The Hays Daily News from Hays, Kansas on June 23, 2006 · Page 1
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The Hays Daily News from Hays, Kansas · Page 1

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Hays, Kansas
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Friday, June 23, 2006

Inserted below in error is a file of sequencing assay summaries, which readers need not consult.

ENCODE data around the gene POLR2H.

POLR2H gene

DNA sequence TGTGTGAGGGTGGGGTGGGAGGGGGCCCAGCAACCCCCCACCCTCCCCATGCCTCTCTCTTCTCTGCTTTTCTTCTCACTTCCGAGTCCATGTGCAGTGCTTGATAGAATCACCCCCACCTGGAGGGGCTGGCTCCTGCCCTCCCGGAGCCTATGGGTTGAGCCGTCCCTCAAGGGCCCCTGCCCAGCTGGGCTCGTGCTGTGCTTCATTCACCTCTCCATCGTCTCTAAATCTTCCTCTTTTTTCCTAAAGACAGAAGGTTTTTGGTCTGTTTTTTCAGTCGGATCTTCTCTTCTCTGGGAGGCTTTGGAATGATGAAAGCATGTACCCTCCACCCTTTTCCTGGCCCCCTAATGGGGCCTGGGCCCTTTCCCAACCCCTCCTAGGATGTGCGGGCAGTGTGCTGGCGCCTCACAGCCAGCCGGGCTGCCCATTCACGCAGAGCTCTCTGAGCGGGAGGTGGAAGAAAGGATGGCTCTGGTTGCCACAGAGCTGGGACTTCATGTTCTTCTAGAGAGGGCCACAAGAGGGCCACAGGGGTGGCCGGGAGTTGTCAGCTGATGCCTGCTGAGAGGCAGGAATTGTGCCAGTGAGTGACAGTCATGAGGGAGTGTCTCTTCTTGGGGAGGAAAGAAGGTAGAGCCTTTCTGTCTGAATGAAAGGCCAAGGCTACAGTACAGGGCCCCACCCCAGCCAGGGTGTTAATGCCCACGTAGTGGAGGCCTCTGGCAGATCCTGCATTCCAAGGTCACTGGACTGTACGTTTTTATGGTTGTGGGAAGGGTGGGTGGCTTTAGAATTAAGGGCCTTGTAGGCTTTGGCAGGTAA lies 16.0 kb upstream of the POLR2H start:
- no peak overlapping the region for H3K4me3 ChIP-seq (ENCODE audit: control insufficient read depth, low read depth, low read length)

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THE VOICE OF THE HIGH PLAINS Friday June 23,2006 Hays, Kansas City nixes Kanopolis water Commission votes down nearly $500,000 plan By KAREN MIKOLS HAYS DAILY NEWS Discussion about water flowed during the main discussion at the Hays City Commission meeting Thursday night. • The commission unanimously vot- ed to not apply for water from Kanop oils Reservoir after a presentation from Brian Meier, Burns & McDonnell, and John Haas, Hanson Financial Consultants. "Based on projections, in 2012, without taking any water from Kanopolis, the city would have to pay close to half a million dollars," Haas said. "That slammed the ham- mer for me to look at what the other options are." He also explained an option involving acquiring Post Rock Rural Water District. To make this option viable, the water rates would need to be increased 75 percent. Meier said this might cause the customer base, especially bulk water purchasers, to dry up. Commissioner Kent Steward said the city commission is working to resolve water issues at Cedar Bluff and the Smoky Hill wellfield, to name a few. "We're trying to be responsible managers of the water resources we now have," Steward said, "but we're looking east to find a long-term solution." SEE CITY, PAGE A7 MICAH MERTES / Hays Daily News Camp instructor and FHSU student Jordan Bollig advises Jacob Brull after he played an electric violin Thursday in Palmer Hall. The lesson was taking place at the Alternative Strings camp, a two-week education in alternative music styles. STRINGING IT TOGETHER Two-part camp offers diversity for musicians, string instruments By MICAH MERTES HAYS DAILY NEWS Electric cellos, jazz improvisation and a 6- year-old girl skilled in the art of mariachi — Alternative Strings isn't your typical music camp. While many styles of music education stay closely within the stuffy confines of all things classical, the topics of this eclectic camp shoot off in numerous directions. Today marks the end of the first week, the fiddling section, of the two-part camp, taking place in Mallqy Hall of Fort Hays State University. Starting next Friday will be part two, which focuses on jazz. Each camp has 25 children. "In the standard music education format, students sit down and read the music in front of them," said Cathy Drabkin, director of the Western Kansas Strings Academy "And that's a good place to start, but it can sometimes have the ef- fect of narrowing a kid's exposure to just one style of music. During these two weeks, we're trying to expand their horizons a bit." In January, WKSA, an FHSU organization, received a grant from the Mockingbird Organiza- • tion to pilot a new program. In May, nationally renowned New York performer and educator . Julie Lyonn Lieberman offered an all-day workshop for teachers that examined different styles of teaching music. SEE STRINGS, PAGE A7 STEVEN HAUSLER / Hays Daily News Annie Marcotte, a Clarkesville, Md., artist, climbs down as she prepares to move scaffolding Thursday while painting a Kansas scene on a building in Palco. 'Mural' of story: Expect unexpected Maryland woman who came to Palco to help with harvest ends up painting By WILL MANLY HAYS DAILY NKWS PALCO — Both Annie Marcotte and her father planned to help with harvest at her uncle Tim Marcotte's farm when they visited this summer. Then something more creative came along. Marcotte, Clarkesville, Md., learned that Mark Lowry, owner of Your Insurance Corner in Palco, wanted the side of his building improved. So while Annie's dad cuts wheat, Annie is painting a 45-foot mural on the building. The mural is supposed to depict life in rural western Kansas, Marcotte said. The finished mural will have pheasants, a grain elevator and an oil well. It is the largest mural she has ever painted. "We were just trying to do something on this wall that would look nice," Lowry said. "It's much better than we had planned." Marcotte, who will attend the Maryland Institute College of Art to study graphic design in the fall, began the project Saturday and expects to be almost finished by this weekend. It's gone faster than she expected because of help with the painting — and tedious brush cleaning — by volunteer assistants such as Rachel le Morel and Henry Kern, both of Palco. SEE MURAL, PAGE A3 Missing Oberlin teen contacts mother; might be in Tennessee Beneda By STACIE R. SANDALL HAYS DAILY NEWS OBERLIN — The Oberlin runaway who has been missing since May 26 finally has made contact with her mother. Chantelle Beneda, 16, is the daughter of Terese and Greg Vontz and Ron Beneda, all of Oberlin. IN THE NEWS Beneda made contact with her mother by way of cellular phone text messaging on two occasions in the last couple of weeks. Vontz said she would not reveal the nature of the small messages but said they occurred June 13 and June 20. One of Beneda's best friends received a text message June 9. "We know she's fine, but she won't say where she's at," said Oberlin Police Chief Wade Lockhart. "We think she's in the Knoxville, Tenri., area," The cell phone being used is the same one purchased for Beneda by her mother. Vontz calls and texts her daughter every day in hopes that she will an- COMING SUNDAY WASHINGTON (AP) —Seven young men arrested In an alleged plot against the Sears Tower were part of a group of "homegrown terrorists" who sought to work with al-Qaida but ended up conspiring with an informant, Attorney General Alberto Qonzales said today. Outlining an alleged plot to bomb the Sears Tower In Chicago and a federal building In Miami, Qonzales told a Justice Department news conference: "They were persons who, for whatever reason, came to view their home country as the enemy." The seven individuals — ranging In age from 22 to 32 — were indicted by a federal grand juiy In Miami. Six were tajwn m custody |n MJam.i941 Thursday when authorities swarmed a warehouse in the Liberty City area, removing a metal door with a blow torch. A seventh was arrested in Atlanta. The alleged terrorists — five U.S. citizens, a legal Immigrant from Haiti and a Haitian national who was In this country Illegally — were Qonzales T ¥ appear In federal court In Miami later today. They had taken an oath to aj-Qal- dietment alleged,., Qonzdles said, The porjver- gence of globalization and technology has created a new brand of terrorism. Today, terrorist threats come from smaller, mpre loosely defined cells not affiliated with al-Qaida but who are Inspired by a violent |lhadist message, and left unchecked, these homegrown terrorists may prove to be as dangerous as groups like ai-Qaida," Gonzales outlined the contents of an Indictment handed up Thursday, which Identified Narseal Batiste as having recruited and trained others beginning In November 2Q05 "for a mission to they believed was a member of the, terrorist orgirilz,a.tton, the In- states gwmment,' InsWng a plot to df etroy the Se^re Tower, swer the messages. Trying to locate Beneda through that contact has been a trial, and the phone service carrier hasn't been agreeable, Lockhart said. "The only way we can (get cell phone records) is through subpoenas through the carrier's information, and they haven't been that cooperative," Lockhart said. "We'll get INSIDE this & that , A2 Kansas , A3 Faith ..., AS Opinion .,..^.>,.,,,..,.A6 Obituaries ,' .A7 Financial A7 Sports B1 Scoreboard B2 Classifieds B3 Comics 87 Annie's Mailbox 07 Outdoors B8 information regarding the towers that are being activated, but not any information where a phone call was made to." Lockhart said the carrier won't pinpoint the phone's location within a 5-mile radius because she is not in immediate danger. SEE MISSING, PAGE A7 OUTSIDE IBCWFMICIST Tonight, partly cloudy in the evening. A 30-percent chance of thunderstorms after midnight. Lows in the lower 60s. South winds 10 to 15 mph. Expanded weather, page A8. 3 sections, 36 pages CONTACT us: PHONE: (785) 626-1061 OR ((QQ) 667^)17